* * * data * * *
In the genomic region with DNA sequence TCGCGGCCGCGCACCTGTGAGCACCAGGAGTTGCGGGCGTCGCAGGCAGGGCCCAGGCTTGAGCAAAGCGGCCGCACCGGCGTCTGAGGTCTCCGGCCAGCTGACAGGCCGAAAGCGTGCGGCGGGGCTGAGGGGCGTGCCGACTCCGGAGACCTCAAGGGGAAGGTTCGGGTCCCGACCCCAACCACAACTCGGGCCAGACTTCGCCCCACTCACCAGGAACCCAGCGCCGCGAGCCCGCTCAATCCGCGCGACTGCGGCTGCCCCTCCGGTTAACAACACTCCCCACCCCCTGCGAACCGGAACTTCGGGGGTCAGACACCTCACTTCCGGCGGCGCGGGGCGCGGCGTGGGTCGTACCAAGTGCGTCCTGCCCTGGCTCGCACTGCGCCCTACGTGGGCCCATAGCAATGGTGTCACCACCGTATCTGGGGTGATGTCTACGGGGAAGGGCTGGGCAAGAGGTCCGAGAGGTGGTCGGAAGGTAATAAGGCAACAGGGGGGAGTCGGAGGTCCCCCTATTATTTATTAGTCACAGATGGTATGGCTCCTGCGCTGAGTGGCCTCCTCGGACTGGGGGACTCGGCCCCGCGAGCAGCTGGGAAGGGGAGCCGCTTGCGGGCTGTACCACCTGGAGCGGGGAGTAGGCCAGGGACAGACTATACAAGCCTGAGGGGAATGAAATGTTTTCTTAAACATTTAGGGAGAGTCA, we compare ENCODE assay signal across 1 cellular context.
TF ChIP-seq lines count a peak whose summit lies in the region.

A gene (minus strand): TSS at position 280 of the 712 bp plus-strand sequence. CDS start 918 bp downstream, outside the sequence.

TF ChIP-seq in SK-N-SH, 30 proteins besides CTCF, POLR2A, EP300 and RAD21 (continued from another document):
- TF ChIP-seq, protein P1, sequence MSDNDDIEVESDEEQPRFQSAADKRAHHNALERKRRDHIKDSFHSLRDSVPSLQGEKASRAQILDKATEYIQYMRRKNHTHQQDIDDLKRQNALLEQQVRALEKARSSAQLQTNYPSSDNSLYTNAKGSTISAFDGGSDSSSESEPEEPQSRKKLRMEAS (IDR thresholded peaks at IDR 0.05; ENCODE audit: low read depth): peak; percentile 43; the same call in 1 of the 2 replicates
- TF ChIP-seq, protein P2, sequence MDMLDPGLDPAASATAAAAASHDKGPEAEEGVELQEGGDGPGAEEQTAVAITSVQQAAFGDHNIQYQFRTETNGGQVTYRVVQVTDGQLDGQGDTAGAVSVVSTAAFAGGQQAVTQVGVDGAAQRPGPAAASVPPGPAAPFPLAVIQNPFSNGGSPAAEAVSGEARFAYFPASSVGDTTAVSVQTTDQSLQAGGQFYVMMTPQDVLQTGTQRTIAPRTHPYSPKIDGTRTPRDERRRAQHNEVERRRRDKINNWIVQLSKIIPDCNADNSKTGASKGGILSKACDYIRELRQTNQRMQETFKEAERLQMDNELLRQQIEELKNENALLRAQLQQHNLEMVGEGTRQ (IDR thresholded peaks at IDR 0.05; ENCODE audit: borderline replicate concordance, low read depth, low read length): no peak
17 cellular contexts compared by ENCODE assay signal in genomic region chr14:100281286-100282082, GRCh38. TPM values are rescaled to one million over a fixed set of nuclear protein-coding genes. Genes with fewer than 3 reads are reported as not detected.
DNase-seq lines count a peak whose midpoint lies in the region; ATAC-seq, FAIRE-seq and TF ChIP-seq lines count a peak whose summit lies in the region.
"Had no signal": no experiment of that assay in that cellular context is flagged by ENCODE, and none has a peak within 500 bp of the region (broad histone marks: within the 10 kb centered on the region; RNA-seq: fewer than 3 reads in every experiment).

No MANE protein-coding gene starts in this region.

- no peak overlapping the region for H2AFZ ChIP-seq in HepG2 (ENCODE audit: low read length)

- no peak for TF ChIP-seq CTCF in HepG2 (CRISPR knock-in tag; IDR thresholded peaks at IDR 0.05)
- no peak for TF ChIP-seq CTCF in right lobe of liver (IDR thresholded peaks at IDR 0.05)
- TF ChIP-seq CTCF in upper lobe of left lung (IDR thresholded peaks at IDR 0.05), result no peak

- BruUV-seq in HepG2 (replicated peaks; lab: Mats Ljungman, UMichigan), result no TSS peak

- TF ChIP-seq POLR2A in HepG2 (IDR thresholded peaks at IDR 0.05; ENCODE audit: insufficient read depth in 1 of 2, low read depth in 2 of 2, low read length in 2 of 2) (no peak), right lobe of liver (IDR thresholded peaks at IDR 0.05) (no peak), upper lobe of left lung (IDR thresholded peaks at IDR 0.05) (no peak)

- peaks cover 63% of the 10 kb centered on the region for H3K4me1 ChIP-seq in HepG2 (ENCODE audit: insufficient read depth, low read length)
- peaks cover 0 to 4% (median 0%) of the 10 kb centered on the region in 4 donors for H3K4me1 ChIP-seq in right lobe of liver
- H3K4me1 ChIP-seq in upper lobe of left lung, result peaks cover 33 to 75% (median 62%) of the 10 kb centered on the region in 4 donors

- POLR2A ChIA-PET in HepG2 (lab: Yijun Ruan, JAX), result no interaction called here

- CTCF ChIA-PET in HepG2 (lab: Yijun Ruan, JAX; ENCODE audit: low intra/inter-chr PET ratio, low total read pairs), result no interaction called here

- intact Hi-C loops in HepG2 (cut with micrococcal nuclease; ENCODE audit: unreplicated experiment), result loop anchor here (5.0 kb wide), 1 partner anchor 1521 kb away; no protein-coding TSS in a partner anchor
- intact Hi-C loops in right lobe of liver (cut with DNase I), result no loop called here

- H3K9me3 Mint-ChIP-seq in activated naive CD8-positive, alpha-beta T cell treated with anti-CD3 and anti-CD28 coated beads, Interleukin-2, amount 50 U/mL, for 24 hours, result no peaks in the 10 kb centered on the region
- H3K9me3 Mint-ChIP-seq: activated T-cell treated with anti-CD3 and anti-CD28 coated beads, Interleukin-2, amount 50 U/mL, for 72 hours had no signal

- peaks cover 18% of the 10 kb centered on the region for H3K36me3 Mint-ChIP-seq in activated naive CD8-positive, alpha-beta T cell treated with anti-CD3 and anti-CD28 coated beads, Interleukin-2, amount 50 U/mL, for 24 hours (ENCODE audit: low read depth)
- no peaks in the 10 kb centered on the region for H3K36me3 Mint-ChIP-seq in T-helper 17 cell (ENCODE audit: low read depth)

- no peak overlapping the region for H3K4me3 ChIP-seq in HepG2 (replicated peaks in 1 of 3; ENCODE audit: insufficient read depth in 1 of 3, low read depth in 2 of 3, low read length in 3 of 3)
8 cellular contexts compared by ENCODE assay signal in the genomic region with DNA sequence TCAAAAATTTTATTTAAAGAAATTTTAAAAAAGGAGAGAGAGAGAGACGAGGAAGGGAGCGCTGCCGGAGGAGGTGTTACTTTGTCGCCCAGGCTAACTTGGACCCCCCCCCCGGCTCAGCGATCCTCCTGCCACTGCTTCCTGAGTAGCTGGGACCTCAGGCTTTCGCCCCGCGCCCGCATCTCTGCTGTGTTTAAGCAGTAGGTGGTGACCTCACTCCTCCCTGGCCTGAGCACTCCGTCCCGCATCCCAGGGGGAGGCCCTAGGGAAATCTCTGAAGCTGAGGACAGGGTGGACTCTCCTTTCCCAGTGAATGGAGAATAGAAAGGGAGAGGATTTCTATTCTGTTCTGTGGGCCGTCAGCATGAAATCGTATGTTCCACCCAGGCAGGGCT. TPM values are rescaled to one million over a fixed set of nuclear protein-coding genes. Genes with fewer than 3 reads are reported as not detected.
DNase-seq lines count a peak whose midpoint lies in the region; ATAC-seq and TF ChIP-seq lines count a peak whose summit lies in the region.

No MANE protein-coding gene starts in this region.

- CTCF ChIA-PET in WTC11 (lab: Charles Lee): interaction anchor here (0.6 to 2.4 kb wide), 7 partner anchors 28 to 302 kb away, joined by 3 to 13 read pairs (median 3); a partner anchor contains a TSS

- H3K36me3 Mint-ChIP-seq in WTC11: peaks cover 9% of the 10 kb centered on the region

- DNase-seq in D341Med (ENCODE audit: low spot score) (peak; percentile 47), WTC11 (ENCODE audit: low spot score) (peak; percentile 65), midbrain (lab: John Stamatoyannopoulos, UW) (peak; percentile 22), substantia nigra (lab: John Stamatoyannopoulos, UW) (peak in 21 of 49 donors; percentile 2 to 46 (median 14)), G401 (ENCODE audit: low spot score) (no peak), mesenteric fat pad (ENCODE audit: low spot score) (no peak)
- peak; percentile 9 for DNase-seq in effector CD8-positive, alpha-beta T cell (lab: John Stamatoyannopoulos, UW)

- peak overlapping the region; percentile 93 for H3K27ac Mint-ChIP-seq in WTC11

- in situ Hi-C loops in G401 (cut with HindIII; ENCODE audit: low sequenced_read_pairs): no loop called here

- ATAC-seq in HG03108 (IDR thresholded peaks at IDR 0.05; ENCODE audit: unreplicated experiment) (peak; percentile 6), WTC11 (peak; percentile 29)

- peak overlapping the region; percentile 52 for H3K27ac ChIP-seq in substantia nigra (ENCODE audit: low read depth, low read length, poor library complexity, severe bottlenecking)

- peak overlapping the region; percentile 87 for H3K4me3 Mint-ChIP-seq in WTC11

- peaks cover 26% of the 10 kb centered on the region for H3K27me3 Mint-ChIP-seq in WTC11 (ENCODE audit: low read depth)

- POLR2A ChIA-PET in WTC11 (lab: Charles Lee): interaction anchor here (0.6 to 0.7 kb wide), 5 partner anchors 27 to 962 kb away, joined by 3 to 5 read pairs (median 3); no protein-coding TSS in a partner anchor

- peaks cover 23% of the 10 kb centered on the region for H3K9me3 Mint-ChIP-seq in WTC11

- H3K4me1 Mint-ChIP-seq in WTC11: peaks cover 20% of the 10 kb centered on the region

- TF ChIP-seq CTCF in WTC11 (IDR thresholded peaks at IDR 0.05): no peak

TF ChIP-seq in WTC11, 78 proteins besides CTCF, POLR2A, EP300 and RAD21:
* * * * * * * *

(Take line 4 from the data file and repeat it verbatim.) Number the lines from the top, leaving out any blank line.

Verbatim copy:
TF ChIP-seq in SK-N-SH, 30 proteins besides CTCF, POLR2A, EP300 and RAD21 (continued from another document):